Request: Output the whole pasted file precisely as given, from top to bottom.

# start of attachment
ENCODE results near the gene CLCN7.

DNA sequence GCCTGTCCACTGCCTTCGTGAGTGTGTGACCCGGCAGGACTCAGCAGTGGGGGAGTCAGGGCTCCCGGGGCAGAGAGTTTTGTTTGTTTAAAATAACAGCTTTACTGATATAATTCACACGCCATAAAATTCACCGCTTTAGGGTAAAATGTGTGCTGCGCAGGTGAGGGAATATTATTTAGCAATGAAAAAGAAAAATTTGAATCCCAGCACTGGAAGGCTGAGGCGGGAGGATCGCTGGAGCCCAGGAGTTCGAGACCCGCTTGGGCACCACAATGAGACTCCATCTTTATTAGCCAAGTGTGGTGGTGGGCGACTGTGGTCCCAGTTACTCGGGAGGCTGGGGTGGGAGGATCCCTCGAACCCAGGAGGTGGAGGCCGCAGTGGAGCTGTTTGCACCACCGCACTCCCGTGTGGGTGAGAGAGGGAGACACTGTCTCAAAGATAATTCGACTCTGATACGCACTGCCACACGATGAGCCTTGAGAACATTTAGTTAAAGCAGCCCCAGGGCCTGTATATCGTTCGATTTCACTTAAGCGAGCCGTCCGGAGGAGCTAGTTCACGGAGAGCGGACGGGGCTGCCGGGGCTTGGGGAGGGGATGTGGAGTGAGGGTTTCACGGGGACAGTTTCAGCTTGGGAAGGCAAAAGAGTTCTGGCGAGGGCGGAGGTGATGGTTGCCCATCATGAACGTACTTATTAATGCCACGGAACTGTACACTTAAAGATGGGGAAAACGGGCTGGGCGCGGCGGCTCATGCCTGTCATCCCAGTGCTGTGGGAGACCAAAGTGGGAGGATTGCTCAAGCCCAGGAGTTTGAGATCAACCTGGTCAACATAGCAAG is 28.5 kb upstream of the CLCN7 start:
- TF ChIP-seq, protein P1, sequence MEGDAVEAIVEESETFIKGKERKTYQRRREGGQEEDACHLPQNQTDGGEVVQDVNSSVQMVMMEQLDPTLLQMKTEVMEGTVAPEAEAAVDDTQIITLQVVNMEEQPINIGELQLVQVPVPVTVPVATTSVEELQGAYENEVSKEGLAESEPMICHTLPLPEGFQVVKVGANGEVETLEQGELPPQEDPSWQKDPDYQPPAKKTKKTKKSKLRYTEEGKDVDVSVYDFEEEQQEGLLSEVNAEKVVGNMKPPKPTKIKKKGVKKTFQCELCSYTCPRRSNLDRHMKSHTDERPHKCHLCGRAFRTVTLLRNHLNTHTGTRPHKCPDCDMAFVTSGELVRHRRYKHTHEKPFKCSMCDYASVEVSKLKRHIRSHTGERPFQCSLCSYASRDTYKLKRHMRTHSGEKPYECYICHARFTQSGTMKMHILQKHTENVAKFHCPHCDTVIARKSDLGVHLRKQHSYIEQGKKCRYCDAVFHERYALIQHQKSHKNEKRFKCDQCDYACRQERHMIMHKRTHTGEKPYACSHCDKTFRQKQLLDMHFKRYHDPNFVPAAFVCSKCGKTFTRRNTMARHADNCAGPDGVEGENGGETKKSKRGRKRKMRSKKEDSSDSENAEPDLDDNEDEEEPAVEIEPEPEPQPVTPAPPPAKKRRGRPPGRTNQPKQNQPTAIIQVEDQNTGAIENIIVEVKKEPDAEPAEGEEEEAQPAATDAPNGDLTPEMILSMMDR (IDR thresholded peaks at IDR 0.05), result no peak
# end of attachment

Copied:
ENCODE results near the gene CLCN7.

DNA sequence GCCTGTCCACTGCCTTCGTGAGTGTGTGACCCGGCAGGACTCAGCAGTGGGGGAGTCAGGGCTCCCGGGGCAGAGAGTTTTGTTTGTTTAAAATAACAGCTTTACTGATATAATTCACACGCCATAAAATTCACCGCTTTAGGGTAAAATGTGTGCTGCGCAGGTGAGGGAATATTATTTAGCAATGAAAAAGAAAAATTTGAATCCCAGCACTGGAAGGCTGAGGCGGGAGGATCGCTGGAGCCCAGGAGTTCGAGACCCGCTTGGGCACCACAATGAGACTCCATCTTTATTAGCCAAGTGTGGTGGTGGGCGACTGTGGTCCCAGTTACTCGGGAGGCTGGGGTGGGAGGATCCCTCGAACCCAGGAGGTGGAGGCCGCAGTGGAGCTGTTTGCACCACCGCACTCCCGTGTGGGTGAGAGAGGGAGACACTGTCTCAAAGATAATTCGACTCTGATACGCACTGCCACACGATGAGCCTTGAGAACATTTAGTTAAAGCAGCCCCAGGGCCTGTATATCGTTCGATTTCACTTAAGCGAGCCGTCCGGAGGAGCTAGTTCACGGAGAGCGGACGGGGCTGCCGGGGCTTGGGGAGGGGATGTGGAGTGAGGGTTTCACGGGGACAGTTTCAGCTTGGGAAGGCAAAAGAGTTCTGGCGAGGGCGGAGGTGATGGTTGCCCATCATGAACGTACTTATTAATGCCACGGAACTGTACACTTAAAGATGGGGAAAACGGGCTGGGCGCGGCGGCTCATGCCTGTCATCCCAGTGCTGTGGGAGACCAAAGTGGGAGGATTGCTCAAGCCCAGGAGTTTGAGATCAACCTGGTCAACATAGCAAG is 28.5 kb upstream of the CLCN7 start:
- TF ChIP-seq, protein P1, sequence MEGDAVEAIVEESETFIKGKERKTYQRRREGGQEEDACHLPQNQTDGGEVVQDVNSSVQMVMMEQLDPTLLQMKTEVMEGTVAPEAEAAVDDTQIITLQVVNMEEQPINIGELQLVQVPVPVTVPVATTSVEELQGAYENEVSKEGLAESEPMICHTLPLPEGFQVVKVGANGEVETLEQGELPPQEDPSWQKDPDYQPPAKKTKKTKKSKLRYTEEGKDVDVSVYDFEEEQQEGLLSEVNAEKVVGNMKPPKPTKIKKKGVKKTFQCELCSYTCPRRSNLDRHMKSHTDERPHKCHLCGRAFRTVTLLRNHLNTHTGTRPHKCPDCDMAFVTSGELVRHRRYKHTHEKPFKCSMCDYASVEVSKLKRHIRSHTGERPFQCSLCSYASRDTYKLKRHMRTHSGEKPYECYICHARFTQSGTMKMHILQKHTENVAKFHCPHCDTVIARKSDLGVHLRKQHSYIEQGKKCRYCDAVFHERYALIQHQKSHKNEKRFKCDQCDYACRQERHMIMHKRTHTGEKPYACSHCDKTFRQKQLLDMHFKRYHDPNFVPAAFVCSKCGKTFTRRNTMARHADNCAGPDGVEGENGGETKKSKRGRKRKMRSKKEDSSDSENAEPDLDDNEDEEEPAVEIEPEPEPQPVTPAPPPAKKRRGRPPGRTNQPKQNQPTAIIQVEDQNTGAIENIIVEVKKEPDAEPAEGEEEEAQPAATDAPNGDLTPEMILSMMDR (IDR thresholded peaks at IDR 0.05), result no peak